Saturday, November 22, 2008
As I write, it is a classic November day. From inside my cozy kitchen, I see that the sky is a solid sheet of grey. A playful breeze is tickling the trees, making them laugh and sway ever so gently. It is Saturday morning, the start of a gloriously open and uncluttered weekend, the kind my soul needs every so often. A soul needs to breathe.
The moments I spend writing are the calmest moments of my week. I feel open to inspiration, like I am a large bowl, waiting to catch raindrops of meaning falling from the clouds of the universe. I’m feeling particularly inspired today because Monday, the day that this piece will make its public debut, is my birthday. I did the math: it turns out I will be 27 years old on Monday.
In this decade of my life, the days, weeks, months go by so fast that every time my birthday shows up again on the calendar, it feels surreal, like I’m in some sort of odd, dream-like state. Really? I’m 23, 24, 25, 26 years old now? I feel almost ageless, like my age is irrelevant to my path and my future of unseen possibilities. When I first pondered the idea of turning 27, I felt a little sad. 27 is dangerously close to 30, and 30 is the end of the carefree, 20-something life. Then I realized my 20-something life has been anything but carefree. I’ve been plagued by doubt, uncertainty, loneliness, and exhaustion. In other words, I’ve been in graduate school almost the entire time. But now, I’m so close to finishing my degree. I’m still plagued by loneliness and exhaustion, as well as another downer, boredom, but I feel like the doubt and uncertainty are starting to dissipate. It’s a great relief.
I knew before I graduated from college that I would be heading to graduate school with barely a hiccup between the two. The journey was like pushing off of the shore of my childhood in a boat, waving good-bye to my family and friends, safety and security. At first, my boat felt rock-solid: I had a great education, a good head on my shoulders, a little money in the bank. The waters were a little rough sometimes, but nothing my boat and I couldn’t handle. I was joined by a boyfriend for a time, but after a while he jumped out of my boat and swam back to his own. Afterwards, my boat felt cold and empty, but it was my boat again. In his absence, I was free to stop trying to impress him, an impossible task at best. I was also free to stop worrying about the future of our relationship, a future in which I saw myself never happy but always trying to make him happy, another impossible task. But I promised myself that I wouldn’t give up on love, that in time, I would be ready for love and romance and sex. I was able to keep that promise.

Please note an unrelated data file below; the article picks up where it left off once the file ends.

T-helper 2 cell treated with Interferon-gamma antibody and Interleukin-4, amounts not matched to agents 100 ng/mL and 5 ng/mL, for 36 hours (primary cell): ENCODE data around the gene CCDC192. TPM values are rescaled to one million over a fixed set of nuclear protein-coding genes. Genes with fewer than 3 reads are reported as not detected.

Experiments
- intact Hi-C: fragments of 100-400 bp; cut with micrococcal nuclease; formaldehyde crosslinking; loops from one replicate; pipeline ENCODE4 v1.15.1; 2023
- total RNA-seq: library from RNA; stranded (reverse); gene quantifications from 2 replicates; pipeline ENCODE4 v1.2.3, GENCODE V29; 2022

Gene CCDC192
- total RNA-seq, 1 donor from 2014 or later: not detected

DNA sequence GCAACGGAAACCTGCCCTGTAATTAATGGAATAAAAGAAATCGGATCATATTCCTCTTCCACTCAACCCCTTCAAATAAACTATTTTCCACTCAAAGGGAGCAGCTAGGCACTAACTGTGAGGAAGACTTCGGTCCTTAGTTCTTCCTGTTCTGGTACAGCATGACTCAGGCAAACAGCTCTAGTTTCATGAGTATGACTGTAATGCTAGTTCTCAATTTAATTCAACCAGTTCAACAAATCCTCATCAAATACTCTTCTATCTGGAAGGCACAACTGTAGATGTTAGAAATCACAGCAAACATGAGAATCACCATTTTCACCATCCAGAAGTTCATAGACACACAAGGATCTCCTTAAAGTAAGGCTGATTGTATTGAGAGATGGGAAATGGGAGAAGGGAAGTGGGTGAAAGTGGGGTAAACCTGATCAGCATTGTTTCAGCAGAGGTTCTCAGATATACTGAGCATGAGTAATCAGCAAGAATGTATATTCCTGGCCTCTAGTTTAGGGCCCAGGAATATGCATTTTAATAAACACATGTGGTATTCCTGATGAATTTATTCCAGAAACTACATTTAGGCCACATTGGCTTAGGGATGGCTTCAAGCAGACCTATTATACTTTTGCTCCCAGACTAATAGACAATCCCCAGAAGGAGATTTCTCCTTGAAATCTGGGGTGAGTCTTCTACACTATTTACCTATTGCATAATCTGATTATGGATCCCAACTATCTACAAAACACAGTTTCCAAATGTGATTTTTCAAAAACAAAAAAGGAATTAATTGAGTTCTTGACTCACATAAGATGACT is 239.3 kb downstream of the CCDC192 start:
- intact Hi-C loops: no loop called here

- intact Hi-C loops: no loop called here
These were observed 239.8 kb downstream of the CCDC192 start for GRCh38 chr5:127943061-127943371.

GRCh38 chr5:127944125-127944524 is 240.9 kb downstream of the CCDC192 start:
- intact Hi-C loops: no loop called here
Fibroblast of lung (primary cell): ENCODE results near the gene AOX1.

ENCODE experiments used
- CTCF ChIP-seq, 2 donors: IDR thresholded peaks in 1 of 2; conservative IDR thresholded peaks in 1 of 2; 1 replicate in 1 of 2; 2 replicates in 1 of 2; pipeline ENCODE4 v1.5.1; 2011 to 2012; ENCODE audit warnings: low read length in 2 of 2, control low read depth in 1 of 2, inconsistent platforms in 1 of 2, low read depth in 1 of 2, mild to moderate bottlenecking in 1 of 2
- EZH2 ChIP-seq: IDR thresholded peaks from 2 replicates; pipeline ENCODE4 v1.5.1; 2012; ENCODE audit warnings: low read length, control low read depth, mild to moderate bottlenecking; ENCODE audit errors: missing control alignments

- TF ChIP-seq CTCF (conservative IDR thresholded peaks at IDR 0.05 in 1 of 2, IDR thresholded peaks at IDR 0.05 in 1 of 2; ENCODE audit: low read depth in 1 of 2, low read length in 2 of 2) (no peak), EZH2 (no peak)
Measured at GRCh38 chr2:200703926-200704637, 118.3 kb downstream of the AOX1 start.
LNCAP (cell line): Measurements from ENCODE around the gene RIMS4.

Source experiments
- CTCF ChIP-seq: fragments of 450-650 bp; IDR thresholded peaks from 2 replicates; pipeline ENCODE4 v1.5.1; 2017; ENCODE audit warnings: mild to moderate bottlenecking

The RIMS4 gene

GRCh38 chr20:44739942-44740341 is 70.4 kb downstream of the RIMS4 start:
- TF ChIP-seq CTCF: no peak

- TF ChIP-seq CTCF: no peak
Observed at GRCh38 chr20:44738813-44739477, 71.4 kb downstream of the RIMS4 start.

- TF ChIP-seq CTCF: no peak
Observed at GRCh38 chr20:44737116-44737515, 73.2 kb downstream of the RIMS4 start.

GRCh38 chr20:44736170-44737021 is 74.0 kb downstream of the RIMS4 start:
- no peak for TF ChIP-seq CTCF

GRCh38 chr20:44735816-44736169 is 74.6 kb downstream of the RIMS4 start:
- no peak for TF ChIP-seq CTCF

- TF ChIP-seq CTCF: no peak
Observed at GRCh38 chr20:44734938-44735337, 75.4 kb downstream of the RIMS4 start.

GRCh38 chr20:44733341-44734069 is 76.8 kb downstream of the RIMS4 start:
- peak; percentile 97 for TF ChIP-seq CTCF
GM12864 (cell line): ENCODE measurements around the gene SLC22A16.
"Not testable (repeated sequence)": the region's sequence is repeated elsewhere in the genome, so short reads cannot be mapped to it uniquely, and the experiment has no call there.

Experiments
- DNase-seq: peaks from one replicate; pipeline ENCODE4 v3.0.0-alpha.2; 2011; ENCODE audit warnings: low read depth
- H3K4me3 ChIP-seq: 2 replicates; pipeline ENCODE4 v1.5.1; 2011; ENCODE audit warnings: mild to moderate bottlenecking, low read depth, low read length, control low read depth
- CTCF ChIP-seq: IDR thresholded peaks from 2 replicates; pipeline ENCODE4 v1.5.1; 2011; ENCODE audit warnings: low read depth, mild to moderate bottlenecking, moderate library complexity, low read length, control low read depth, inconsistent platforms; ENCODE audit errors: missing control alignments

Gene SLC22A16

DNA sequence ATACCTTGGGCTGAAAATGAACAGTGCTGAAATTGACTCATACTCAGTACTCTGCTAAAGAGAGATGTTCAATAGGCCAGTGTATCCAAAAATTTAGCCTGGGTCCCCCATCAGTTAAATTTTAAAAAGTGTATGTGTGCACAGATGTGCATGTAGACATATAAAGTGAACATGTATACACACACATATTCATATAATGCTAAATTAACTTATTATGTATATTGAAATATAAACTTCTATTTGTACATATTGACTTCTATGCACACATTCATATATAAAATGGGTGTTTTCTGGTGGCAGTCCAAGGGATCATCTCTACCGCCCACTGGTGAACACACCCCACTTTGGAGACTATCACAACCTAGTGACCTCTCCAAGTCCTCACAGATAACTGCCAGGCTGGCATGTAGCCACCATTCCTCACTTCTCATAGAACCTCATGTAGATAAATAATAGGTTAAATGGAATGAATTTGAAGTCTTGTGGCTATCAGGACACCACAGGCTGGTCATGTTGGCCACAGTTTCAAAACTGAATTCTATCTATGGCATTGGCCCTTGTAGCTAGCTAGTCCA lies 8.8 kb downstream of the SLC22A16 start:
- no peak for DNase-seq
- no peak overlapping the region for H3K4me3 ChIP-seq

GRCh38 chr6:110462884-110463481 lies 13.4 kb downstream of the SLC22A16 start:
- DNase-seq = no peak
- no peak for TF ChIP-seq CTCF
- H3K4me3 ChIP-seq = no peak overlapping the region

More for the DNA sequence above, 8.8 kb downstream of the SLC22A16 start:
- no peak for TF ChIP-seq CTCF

I kept rowing along, resting when necessary, occasionally visiting with other 20-somethings as we bobbed in the sea. Everyone had a similar story: with flags of independence flapping in the breeze above their boats, my 20-something friends told tales of new jobs and new marriages, of facing down uncertainties with courage and grace. Their stories of fear and failure, and of rising above failure to try again, filled me with hope. I thanked my lucky stars that I don’t really have to make this journey alone, even though it feels that way.
But still, my boat keeps springing leaks. Sometimes they are minor, and I do my best to plug the leak and I keep rowing along. Sometimes they are monstrous gaping wounds, and the water starts rushing into my fragile little boat. I start crying and cursing, hating every minute of this damn 20-something voyage I’m on. I want someone to save me, to take me back to shore. I want to forget I ever left shore in the first place. Sometimes there are emergency rescue missions: my brother and sister-in-law will come by in their yacht and invite me on board. They fish my boat out of the water and repair the holes while soothing me with homecooked meals and deploying my niece to entertain me for hours. Other times, Matt zips by in his speed boat, notices I’m on the verge of sinking, and offers to pull me on board for a little while. We share a glass of wine, a meal, a cuddle, and then I hop back into my boat and he speeds off again.
The saving grace of this 20-something journey is that it’s a one-time trip. Once I reach the shores of age 30 and beyond, there will be no need to repeat the battles for autonomy and self-sufficiency that characterize my 20-something life. To my mind, the chances for financial and emotional security only get better with age. There are, of course, no guarantees, but the pain of 20-something failure will light the pathway toward 30-something happiness. I feel like I’m more than halfway there.
Rather than mourn the end of my 20s, I am ready to celebrate it. From inside my boat, I can see the shoreline of 30-something land, and everyone there is cheering me on, telling me to row faster and get back on solid ground. As they cheer, I am waving hello to a new decade and a new chance to live life on my terms, and for a moment, I forget that I’m still miles from land.
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A brief housekeeping note: I have no recipe for you today. I figure you are very busy putting the final touches on your Thanksgiving menu, so you are preoccupied with plenty of recipes already. I do, however, have a very special treat planned for Wednesday. I can’t wait to share it with you, but for now, it’s a surprise. This is your only clue.
Have a lovely week, dear reader.